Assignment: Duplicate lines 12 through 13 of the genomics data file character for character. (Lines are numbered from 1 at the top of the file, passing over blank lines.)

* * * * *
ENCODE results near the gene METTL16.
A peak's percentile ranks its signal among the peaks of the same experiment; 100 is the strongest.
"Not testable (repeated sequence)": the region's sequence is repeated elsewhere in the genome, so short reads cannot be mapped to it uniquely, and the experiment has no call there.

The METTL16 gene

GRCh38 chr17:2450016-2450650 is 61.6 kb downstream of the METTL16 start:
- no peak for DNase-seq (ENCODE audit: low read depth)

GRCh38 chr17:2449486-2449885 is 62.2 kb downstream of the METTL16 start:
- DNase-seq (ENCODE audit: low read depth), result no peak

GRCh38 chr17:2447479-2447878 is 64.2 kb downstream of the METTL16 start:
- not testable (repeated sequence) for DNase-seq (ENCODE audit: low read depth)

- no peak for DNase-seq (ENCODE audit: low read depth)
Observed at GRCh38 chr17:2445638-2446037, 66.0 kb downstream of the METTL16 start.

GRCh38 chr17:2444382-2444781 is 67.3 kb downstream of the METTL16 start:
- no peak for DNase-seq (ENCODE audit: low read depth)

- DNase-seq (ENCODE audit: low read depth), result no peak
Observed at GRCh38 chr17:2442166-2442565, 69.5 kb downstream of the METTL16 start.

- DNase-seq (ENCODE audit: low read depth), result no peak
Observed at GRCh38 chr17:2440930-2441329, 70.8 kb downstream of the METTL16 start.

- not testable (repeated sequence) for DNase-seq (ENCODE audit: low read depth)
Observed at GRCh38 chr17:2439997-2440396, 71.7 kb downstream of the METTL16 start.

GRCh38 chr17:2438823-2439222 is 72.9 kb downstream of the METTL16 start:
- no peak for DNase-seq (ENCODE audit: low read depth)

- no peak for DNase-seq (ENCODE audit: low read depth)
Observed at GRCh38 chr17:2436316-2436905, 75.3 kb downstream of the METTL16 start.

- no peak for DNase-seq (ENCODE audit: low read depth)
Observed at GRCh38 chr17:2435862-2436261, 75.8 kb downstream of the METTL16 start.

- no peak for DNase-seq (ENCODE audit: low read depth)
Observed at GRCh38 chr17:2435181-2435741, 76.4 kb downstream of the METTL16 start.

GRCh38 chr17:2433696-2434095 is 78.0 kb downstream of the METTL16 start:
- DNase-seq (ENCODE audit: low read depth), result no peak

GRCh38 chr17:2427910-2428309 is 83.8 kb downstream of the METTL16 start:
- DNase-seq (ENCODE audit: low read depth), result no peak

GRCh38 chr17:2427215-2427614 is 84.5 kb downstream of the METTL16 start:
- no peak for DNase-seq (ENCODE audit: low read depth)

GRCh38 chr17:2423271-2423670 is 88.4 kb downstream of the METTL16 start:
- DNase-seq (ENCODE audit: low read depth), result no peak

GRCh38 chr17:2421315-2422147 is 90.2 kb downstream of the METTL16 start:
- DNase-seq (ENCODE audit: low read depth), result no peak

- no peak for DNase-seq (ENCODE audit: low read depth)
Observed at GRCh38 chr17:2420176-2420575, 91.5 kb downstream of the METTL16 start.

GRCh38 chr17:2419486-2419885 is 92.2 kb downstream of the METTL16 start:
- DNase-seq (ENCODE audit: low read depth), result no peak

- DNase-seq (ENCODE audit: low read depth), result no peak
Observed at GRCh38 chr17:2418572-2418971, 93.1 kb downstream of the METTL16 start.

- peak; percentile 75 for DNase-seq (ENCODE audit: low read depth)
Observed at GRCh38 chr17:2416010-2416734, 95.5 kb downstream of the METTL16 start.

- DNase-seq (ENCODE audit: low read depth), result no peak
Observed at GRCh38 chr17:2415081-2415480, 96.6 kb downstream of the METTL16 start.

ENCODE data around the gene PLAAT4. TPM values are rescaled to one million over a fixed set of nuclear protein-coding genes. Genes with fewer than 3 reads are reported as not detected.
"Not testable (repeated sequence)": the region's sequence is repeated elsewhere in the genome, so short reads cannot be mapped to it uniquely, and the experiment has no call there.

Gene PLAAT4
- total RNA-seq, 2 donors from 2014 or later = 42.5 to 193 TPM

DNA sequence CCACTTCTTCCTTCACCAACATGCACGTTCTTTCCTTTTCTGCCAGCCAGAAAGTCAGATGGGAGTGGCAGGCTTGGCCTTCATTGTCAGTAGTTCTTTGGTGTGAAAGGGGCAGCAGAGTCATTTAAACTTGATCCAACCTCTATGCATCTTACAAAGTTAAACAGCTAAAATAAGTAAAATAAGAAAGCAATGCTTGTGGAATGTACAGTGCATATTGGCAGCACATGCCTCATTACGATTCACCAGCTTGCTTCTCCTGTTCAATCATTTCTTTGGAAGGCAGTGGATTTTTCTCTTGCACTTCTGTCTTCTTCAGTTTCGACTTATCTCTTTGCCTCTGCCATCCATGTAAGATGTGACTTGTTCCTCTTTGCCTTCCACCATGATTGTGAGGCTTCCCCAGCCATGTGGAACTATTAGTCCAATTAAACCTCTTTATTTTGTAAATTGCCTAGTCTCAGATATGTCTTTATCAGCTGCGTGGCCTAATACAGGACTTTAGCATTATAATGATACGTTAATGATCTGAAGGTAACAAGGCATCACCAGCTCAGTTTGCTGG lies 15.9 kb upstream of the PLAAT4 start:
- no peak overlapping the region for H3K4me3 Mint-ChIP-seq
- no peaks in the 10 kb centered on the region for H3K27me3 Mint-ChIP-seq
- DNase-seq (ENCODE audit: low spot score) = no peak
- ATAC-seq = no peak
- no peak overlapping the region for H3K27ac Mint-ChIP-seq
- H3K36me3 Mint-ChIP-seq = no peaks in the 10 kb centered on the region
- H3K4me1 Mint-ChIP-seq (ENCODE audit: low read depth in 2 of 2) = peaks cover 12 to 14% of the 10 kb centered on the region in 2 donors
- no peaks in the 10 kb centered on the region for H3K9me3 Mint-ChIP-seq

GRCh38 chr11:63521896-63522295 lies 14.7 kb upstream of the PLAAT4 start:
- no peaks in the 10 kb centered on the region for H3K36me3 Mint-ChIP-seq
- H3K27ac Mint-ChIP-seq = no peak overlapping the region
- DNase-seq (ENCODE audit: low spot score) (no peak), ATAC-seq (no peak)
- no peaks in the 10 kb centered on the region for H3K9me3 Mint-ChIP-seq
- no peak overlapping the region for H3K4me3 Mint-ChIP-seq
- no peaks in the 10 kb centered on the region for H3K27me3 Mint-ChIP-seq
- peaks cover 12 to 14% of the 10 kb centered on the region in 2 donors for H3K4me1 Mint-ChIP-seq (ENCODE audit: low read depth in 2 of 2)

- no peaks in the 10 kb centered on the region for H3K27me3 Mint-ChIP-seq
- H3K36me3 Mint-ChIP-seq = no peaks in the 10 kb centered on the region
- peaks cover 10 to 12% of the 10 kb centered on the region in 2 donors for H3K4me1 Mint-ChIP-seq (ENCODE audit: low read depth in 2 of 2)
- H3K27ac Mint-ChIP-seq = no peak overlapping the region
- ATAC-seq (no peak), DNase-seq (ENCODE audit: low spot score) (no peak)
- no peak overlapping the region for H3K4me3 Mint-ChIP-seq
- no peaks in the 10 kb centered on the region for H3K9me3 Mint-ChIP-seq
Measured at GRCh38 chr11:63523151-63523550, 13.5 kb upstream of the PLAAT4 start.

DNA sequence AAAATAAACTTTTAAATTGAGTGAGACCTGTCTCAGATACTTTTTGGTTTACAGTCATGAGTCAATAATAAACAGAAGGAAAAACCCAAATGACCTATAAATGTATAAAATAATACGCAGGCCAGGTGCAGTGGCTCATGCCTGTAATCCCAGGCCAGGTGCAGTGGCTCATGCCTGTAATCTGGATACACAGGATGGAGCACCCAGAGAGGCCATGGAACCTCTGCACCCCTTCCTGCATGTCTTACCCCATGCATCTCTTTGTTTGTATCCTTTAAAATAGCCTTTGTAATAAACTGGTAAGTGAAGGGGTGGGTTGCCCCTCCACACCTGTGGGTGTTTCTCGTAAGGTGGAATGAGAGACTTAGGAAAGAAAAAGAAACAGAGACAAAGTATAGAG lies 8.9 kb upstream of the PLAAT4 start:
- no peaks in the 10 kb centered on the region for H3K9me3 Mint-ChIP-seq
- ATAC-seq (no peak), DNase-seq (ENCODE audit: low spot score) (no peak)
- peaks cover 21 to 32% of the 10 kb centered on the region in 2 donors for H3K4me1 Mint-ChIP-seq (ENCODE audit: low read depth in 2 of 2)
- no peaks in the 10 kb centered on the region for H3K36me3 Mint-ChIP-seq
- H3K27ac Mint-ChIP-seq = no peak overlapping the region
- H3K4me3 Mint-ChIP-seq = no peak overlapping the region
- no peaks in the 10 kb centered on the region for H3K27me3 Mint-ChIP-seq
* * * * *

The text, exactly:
Observed at GRCh38 chr17:2445638-2446037, 66.0 kb downstream of the METTL16 start.

GRCh38 chr17:2444382-2444781 is 67.3 kb downstream of the METTL16 start: